As some background, I approached this course with the desire to provide students with a grounding in collaborative practice and community engagement, while introducing them to the range of possibilities within the public history field. This was only the second time this course has been offered at AlgomaU. I also had a really small class of under ten students. The class was a mixture of history majors and folks who were taking this as an elective. The class met twice a week for 1.5 hours each session in a standard classroom space on campus. Some of the activities and approaches I took would likely have to be adjusted for a larger class size.
Planning the Course
When I found out that I was the selected as the instructor for this course I had a whole lot of squee and excitement (I may have actually jumped up and down). Once that initial excitement dulled I immediately dove into research mode. I looked at the syllabus from the 2015 iteration of this course and scoured the internet for undergraduate level public history syllabi. I also reached out to a couple of folks who I knew were teaching public history at the undergraduate level in Canada. My goal was to see how other folks had structured their classes, while looking for Canadian specific public history content to create a syllabus around. I also wanted to use open access readings and avoid assigning a textbook.
I also started scoping out what topics I needed to know more about in order to effectively teach them in the classroom. I had strong ideas about what I wanted to include in relation to archives, digital history, museums and oral history. But, I was much less certain in how I would present material relating to Parks Canada, commemoration, and built heritage. One of the best parts of preparing for this class was that I got to embark on a public history reading binge.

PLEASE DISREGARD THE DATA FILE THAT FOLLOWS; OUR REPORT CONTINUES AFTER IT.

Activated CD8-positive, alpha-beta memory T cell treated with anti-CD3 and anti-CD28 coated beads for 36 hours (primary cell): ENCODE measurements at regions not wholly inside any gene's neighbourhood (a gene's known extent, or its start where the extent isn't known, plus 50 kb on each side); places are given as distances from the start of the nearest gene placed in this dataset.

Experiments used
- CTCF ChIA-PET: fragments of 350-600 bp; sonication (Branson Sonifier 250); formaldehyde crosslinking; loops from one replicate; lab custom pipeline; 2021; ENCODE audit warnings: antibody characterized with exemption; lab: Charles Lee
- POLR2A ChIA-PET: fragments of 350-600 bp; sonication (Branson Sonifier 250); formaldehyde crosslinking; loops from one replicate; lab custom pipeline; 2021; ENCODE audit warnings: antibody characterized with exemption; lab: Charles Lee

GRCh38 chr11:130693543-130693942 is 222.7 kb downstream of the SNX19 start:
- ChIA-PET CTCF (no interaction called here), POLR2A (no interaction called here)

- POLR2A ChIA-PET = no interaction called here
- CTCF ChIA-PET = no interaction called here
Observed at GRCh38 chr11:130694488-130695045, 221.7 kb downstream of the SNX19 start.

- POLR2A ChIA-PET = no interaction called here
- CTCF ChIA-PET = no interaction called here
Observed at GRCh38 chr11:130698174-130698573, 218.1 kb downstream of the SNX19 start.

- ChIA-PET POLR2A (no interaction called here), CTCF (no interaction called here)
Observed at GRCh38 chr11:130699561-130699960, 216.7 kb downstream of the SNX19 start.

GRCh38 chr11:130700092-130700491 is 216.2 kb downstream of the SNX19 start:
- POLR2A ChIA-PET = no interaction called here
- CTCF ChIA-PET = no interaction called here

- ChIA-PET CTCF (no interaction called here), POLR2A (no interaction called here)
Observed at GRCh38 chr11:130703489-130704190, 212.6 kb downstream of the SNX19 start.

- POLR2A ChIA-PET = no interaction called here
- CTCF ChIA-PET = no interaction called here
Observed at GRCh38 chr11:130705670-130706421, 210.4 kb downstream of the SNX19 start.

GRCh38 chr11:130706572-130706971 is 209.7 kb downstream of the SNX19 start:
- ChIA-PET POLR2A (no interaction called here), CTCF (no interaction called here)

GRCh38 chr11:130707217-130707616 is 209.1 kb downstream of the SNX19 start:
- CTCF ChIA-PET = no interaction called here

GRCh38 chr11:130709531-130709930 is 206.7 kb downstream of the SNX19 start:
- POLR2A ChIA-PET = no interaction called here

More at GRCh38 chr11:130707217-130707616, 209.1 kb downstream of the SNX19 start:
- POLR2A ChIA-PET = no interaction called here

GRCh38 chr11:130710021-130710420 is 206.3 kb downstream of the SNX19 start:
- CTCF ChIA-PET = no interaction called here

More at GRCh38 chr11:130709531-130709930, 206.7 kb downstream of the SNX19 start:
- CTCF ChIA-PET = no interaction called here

For me public history is all about collaboration and community outreach. In each week I underpinned our discussion in relationship to public outreach, accessibility, and community facilitation. This meant that though we might be talking about archives one week and built heritage the next week there were underlying themes which were woven into the entire the course. For most classes I lectured for approximately 45 minutes and the remainder of the class was spent on either discussion or hands-on learning activities. One of my goals of this class was to provide skill building opportunities for the students. This meant thinking creatively about how to engage students in activities where they could practice what they were learning.
I included a couple of assignments that allowed students the opportunity to explore formats that weren’t a traditional essay. The inclusion of these assignments went back to the idea that I wanted students to come away from the class with some hands-on skills and to have had the opportunity to think about public history critically. The short written assignment for this class focused on interpreting a local heritage plaque. Students were required to pick a plaque from an approved list of Ontario Heritage Trust and Canadian Heritage Site plaques. They were then required to analyze the plaque and come up with alternate wording for the plaque text. The catch – they had to keep the plaque within 5 words of its current number. This was a 2-4 double spaced assignment and I was impressed with the work the students put into developing new plaque language and researching the historical significance of their chosen marker.